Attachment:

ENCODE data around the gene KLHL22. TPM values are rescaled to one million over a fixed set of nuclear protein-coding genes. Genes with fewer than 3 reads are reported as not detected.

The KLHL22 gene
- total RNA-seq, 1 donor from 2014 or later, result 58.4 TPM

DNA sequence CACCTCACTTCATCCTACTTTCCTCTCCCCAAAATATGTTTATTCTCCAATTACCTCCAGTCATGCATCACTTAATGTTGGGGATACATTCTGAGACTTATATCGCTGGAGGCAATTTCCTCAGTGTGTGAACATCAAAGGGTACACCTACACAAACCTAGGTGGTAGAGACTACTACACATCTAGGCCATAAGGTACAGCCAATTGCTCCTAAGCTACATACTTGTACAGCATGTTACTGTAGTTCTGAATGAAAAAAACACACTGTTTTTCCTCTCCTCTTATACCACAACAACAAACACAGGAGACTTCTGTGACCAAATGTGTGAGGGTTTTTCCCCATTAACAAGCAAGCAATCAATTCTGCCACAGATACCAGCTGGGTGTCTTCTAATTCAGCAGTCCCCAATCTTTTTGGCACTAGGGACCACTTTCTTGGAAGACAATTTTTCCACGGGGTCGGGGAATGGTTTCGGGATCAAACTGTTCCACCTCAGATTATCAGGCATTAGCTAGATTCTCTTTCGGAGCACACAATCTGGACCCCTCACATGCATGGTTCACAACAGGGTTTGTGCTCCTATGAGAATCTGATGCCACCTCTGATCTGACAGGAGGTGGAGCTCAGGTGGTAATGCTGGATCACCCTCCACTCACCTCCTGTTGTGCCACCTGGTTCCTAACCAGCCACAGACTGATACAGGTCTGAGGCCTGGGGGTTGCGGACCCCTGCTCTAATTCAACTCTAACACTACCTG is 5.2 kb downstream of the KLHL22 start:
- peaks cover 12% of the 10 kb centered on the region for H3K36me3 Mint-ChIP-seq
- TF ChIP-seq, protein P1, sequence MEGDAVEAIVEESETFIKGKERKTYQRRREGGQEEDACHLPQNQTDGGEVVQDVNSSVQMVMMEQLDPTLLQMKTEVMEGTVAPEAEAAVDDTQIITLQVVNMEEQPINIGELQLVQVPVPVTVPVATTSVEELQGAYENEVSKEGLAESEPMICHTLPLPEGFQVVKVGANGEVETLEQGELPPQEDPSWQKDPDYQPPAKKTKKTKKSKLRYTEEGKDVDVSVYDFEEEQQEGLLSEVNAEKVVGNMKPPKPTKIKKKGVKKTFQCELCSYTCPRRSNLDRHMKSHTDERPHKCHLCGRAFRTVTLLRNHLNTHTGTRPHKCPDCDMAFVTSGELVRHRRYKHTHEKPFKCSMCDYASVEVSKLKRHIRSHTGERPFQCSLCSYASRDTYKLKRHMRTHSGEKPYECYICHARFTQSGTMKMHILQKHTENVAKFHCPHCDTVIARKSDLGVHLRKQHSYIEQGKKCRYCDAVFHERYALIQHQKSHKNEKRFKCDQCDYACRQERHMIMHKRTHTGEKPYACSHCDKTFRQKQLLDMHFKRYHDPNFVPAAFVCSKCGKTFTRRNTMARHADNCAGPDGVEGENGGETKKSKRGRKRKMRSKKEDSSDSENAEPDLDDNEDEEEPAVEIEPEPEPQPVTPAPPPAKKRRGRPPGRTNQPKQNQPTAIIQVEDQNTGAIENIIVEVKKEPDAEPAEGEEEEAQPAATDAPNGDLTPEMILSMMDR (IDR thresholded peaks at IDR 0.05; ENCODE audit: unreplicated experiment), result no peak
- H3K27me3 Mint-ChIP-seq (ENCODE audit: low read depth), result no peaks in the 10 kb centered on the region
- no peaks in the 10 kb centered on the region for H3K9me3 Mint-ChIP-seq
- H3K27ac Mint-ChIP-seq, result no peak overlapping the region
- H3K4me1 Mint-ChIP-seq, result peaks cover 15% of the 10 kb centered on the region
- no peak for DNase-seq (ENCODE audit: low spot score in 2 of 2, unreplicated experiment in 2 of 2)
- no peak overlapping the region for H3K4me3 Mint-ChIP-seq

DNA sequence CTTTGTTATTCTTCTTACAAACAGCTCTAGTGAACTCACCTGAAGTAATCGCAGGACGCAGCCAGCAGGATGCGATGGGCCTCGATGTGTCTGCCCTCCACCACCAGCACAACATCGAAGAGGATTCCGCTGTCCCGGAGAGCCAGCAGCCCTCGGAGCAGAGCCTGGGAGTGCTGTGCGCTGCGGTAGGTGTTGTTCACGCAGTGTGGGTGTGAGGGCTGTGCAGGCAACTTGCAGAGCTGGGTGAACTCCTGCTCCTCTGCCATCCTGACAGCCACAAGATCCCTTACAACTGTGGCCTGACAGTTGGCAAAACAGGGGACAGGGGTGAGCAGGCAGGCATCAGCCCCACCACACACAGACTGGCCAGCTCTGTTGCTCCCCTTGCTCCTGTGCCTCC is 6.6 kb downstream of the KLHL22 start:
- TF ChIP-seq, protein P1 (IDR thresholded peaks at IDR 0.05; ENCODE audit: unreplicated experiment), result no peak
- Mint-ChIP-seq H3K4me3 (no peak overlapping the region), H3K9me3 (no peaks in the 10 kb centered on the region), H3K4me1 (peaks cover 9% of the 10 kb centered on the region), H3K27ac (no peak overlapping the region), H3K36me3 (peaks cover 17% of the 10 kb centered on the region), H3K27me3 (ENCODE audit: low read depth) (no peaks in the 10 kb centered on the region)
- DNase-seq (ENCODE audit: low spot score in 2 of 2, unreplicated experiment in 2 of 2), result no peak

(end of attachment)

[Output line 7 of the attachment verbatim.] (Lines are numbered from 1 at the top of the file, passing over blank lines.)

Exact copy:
- H3K27me3 Mint-ChIP-seq (ENCODE audit: low read depth), result no peaks in the 10 kb centered on the region